Companies and farmers weathering the Trump administration’s trade policy, which has brought painful tariffs to many industries, could be running out of patience. That’s according to former U.S. Secretary of Agriculture Tom Vilsack, who served as USDA secretary for both of President Obama’s terms.
Vilsack says that farmers and companies were willing to be patient as the Trump administration took a hard stand with China, but after feeling the impact of tariffs, that patience is now running out.
“We’re in a situation where we obviously have an economy that the Chinese have been utilizing to build their economy. But we’re also in a situation where our political system is probably less patient than their political system,” he says.
“The most important thing is that people need to get back to the table and start negotiating. This thing will not get resolved unless people start talking to one another, and at this point in time there aren’t any serious discussions taking place.”
He says the longer the tariffs are in place, the more likely it is China will find other places to get its soybeans. And that will leave U.S. producers scrambling to sell nearly 25 percent of their harvest, which they’ve grown used to sending to China.
On this edition of River to River, Ben Kieffer talks with Vilsack.
Vilsack is the former governor of Iowa and is currently president and CEO of the U.S. Dairy Export Council. He is in Iowa to speak at Iowa State University. His lecture, “Trade Relations and U.S. Agriculture,” will be at 6:30 p.m. Tuesday, Sept. 4, in the Memorial Union Great Hall.
The second half of today's show features an interview with Sen. Jason Schultz (R), who guided the collective bargaining bill through the Senate in 2017. He responds to Rep. Mary Mascher’s (D) comments last week about the impact of Iowa's 2017 collective bargaining law.
Kieffer also talks with Arthur Tate, Superintendent of the Davenport School District, about how he is allocating $1.13 million to increase security at the district's schools. http://www.iowapublicradio.org/post/former-usda-secretary-tom-vilsa...
Governor Vilsack shows his ignorance of international joint-ownership. No foreigner can own or run a business in Saudi Arabia without having a Saudi prince or princess as a partner. Thereby, China is not odd-man-out in this methodology of insuring that Western businesses will not behave like the imperialist that they are. China is led by their own history of Western colonization, unlike the Africans (Trump's shit-hole countries) that were robbed by Western imperialists giving them the Bible, while they stole the land—fair trade to the Chinese Communists is a 70-30 proposition in their favor. It is always amusing to hear a /Western Imperialist talk about trade fairness.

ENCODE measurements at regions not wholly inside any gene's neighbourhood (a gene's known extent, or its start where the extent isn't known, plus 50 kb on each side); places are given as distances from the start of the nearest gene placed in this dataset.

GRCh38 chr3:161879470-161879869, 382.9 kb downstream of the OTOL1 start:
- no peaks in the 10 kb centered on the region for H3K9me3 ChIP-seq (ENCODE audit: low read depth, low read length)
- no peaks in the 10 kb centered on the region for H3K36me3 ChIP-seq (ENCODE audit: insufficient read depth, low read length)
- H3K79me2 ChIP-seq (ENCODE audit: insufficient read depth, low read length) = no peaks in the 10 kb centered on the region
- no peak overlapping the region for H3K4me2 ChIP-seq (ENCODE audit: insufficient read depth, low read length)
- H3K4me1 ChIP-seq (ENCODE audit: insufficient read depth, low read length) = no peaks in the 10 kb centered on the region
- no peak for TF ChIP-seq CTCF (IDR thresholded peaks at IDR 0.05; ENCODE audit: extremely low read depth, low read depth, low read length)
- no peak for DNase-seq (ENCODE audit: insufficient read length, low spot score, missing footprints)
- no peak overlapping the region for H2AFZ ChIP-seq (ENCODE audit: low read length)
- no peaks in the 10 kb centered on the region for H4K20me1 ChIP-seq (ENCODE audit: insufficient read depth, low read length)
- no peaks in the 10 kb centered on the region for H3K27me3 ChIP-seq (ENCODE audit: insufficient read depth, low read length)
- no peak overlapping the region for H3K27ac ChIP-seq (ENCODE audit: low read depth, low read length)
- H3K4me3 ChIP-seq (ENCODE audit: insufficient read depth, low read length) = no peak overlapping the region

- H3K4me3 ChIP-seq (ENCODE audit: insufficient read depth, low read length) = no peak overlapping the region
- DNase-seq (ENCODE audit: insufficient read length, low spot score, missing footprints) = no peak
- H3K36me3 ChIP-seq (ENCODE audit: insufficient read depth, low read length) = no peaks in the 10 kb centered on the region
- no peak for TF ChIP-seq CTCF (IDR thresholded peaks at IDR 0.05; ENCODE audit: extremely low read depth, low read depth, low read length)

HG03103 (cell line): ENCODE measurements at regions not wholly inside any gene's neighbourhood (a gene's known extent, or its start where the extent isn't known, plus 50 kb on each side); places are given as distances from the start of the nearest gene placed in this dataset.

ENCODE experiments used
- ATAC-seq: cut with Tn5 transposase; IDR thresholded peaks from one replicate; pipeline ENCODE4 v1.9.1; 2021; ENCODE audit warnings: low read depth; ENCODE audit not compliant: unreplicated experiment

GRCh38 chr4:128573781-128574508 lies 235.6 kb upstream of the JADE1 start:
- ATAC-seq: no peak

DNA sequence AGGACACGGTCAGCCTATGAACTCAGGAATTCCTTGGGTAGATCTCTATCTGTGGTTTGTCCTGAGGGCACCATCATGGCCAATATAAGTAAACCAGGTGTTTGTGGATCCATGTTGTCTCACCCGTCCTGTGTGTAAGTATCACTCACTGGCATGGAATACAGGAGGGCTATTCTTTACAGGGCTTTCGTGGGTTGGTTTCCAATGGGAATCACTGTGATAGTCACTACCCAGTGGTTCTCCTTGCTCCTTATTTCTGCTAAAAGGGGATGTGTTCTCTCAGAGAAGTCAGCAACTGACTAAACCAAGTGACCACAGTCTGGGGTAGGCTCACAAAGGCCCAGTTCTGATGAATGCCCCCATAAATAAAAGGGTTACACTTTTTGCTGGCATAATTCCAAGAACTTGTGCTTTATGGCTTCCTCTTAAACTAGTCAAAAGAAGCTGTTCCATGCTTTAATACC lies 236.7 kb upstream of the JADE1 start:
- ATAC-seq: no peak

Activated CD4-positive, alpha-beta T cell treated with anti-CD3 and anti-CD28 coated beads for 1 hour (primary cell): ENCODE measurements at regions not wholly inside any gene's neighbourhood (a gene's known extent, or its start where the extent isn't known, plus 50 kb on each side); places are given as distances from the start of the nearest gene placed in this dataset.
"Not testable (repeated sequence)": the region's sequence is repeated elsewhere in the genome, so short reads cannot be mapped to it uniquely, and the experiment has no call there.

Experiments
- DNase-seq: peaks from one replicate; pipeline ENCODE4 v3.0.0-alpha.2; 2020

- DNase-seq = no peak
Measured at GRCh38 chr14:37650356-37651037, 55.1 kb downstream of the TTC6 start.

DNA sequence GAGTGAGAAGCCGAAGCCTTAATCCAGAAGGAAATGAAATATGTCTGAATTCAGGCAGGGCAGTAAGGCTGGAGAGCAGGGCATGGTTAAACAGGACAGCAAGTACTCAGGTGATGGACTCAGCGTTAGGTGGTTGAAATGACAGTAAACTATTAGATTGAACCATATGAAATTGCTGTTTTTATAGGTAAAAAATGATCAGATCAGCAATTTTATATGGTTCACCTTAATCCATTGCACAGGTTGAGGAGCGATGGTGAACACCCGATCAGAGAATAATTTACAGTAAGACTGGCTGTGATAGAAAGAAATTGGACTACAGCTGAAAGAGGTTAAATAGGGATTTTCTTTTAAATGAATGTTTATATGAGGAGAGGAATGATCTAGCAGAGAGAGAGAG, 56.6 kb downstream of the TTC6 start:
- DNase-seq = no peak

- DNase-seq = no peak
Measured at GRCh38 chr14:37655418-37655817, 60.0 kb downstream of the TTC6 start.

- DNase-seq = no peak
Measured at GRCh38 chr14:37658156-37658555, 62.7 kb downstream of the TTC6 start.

Even Stiglitz notes that [even prior to the trade war] there [was] growing reluctance to increasing its lending to the U.S. Government, where returns remain low and risk high. There are alternatives—China can invest in real assets in America. But when China has tried to do so, it has sometimes met resistance (as when it tried to buy Unocal, a relatively small American oil company, most of whose assets were actually in Asia). The United States allowed China to buy its highest-polluting car, the Hummer, as well as IBM's laptop division, which became Lenovo. While America is seemingly open to critical for national security and are to be protected from such investments, and this risks undermining the fundamental principles of globalization: America told developing countries that they must open up their markets to foreign ownership as part of the basic rules of the game.
If China sells significant amounts of the dollars it holds in reserves, it will lead to a further appreciation of its currency (RMB) against the dollar, which will, in turn, improve America's bilateral trade balance with China. It is likely to do less, however than one might hope for the U.S. Overall trade deficit—America will just buy its textiles from some other developing country. However, it will mean that China will take a big loss on its remaining massive holdings of U.S. T-bills and other dollar-denominated assets.
To some, it appears that China is caught between a rock and a hard place. If it moves out of the dollar, it takes massive losses on its reserves and exports. If it stays in the dollar, it postpones the losses on the reserves, but adjustment may eventually have to come in any case. The worry about the loss of sales is perhaps exaggerated: China is currently providing “vendor” finance [especially in Sub-Saharan Africa]—that is, it provides the money to those who buy its goods. Instead of lending to America to buy its goods, it can lend to those in other parts of the world—as it is increasingly doing—or even to its own citizens.
WHY CHINA TRADE AND WHY CHINA WON'T CAVE
BEST LAID PLANS OF THE WEST
In Trilateral Commission Report #45: “An Emerging China In A World Of Interdependence” (1994), it can be deduced that it was not by accident that China became a world-trade dynamo and envy of the Western countries. Yoichi Funabashi, Michael Oksenberg, and Heinrich Weiss (authors) write in “A New Rising Power,” that over the past century, the rise of new powers has posed great challenges and opportunities for the established world order. Thus, the rise of the United States, Germany, and Japan in the late 1800s and early 1900s necessitated massive adjustments to the international system led by Britain and France. The rise of the Soviet Union disrupted the aspirations for a harmonious post-World War II order led by the United States the postwar rise of Japan and the European community strained international monetary and trading arrangements (and encouraged creation of the Trilateral Commission, among other responses).